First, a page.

Tuesday, November 3, 2009

Adirondack Youth Summit’s Zachary Berger

Zachary Berger takes a few moments to answer additional questions regarding his involvement in the first annual Adirondack Youth Climate Summit.

Q: When you attended the Adirondack Climate Conference, held at The Wild Center, in November 2008, what inspired you to initiate an Adirondack Youth Climate Summit?

ZB: Last November’s conference was truly a success. I was very honored to have the opportunity to attend it, but I felt it was under represented by young adults. At this conference there were over 175 community leaders, business owners, and others, all with a concern for the environment, but there were only about 10 students, representing only one university, and one high school. From my point of view this under representation led to things being overlooked such as the lack of environmental education in public schools and the opportunity that schools have to set a model for their communities. The other students who attended the conference and I wanted to have our voices heard so we talked to Jen Kretser, Director of Programs at The Wild Center, and the planning process began.

Q: Though from Lake Placid you are now a freshman at RIT. Will you be attending this conference and if so what role will you take in this summit? If not, will you be attending the live stream and have you organized a group at your school to attend? What have you learned from this yearlong process and wish to pass along to others?

ZB: Yes, I will be attending the conference! I wouldn’t miss it for my life. Over the past year I have been part of the amazing team of people who worked endless hours putting this conference together. I will be at The Wild Center over the weekend doing last minute preparations, and during the conference I will be volunteering to keep things moving as planned.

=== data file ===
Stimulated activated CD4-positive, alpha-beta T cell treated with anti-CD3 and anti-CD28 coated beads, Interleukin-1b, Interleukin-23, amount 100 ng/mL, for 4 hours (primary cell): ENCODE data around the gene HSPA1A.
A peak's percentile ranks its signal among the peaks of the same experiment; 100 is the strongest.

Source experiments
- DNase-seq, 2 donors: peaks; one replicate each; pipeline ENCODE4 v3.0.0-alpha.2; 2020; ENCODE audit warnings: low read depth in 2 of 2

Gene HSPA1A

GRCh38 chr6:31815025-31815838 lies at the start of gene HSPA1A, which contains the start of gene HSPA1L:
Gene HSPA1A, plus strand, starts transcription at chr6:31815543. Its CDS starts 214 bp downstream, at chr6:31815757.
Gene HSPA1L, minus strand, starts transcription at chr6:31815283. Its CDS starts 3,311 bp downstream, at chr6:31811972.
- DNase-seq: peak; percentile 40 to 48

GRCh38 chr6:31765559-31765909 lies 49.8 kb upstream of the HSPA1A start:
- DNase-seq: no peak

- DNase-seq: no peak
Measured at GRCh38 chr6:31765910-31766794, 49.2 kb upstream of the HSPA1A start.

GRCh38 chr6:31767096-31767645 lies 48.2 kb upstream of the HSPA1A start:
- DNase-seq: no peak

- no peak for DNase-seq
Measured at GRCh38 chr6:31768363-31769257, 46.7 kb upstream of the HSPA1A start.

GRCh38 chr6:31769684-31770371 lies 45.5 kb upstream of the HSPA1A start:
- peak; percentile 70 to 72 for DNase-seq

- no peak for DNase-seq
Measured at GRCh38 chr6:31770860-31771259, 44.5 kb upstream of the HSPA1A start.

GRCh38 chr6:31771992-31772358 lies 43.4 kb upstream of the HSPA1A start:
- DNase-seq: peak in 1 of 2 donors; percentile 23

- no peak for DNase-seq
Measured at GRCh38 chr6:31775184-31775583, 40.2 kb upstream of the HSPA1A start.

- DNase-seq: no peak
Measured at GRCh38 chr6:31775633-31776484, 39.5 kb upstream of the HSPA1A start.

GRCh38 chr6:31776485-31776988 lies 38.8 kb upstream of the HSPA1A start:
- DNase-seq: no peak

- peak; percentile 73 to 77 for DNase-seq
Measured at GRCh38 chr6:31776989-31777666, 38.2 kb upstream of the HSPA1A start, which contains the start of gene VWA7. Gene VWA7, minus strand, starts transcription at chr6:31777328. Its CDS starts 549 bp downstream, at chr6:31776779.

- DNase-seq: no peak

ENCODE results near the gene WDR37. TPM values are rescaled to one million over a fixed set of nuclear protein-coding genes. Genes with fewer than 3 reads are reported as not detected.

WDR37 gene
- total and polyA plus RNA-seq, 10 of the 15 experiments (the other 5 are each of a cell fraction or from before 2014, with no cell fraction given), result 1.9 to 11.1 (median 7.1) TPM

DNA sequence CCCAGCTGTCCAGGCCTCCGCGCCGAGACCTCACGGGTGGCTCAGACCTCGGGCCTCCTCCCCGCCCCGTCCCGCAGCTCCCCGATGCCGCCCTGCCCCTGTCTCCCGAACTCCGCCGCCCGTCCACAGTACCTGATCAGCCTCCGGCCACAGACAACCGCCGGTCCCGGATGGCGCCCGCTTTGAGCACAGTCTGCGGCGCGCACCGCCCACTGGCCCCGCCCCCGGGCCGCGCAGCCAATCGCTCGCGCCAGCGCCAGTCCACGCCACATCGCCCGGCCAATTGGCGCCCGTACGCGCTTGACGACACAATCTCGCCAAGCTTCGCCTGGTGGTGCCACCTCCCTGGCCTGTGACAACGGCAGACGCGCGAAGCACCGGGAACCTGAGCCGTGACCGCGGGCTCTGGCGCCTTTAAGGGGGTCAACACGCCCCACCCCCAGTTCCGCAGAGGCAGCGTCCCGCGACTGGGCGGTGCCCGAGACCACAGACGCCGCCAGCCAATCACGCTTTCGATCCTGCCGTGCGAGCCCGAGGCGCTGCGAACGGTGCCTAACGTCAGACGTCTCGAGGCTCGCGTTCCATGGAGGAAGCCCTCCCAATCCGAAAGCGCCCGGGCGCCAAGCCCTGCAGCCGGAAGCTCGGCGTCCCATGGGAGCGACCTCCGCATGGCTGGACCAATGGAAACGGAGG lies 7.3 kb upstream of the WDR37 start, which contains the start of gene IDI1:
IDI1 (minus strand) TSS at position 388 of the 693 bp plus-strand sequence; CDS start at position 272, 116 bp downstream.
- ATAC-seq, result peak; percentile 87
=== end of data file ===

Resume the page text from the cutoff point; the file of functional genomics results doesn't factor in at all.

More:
If there was one thing I could tell others it would be: If you want to be successful in planning an event like this, find people with the same motivation and drive that you have. Having people to work with such as Jen Kretser from the Wild Center, and Mrs. Tammy Morgan from Lake Placid High School, really made this whole event come together.

Q: Why is it important for youth to have a voice on climate change?

ZB: Youth play a vital role in confronting climate change. We are investing years of our lives into our education, and will be entering the workforce very soon. Youth need to know the consequences of continuing to be carelessly affluent, what we can do both in our personal lives, and in our work lives to be more environmentally responsible. This summit will help students expand their knowledge on climate change while helping create carbon reduction plans for their schools.

Q: What is your own carbon reduction plan? What would you recommend for other young people that may inspire them to make a difference or to get involved in climate change?

ZB: Living at RIT has helped me to continue in reducing my personal carbon footprint. RIT provides every room with recycling bins for every room for electronics, plastic, paper, and cardboard. It is calculated that RIT’s recycling rate is over 70%. RIT also provides public transportation from campus into the city. Also, RIT is developing a new, web-based, rideshare website which helps those looking for rides and those who are willing to provide rides coordinate their schedules.

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Diane Chase is the author of the Adirondack Family Activities guidebook series, Adirondack Family Time. She writes about ways to foster imaginative play through fun-filled events and activities in the Adirondack region.

From her home in Saranac Lake, Diane also writes a weekly family-oriented newspaper column for the Adirondack Daily Enterprise and keeps her own blog Adirondack Family Time. Her writing and photography has appeared in numerous newspapers, magazines, marketing companies and advertising agencies.

She even finds time to assist her husband with Adirondack Expeditions guiding families and young adults in the High Peaks.




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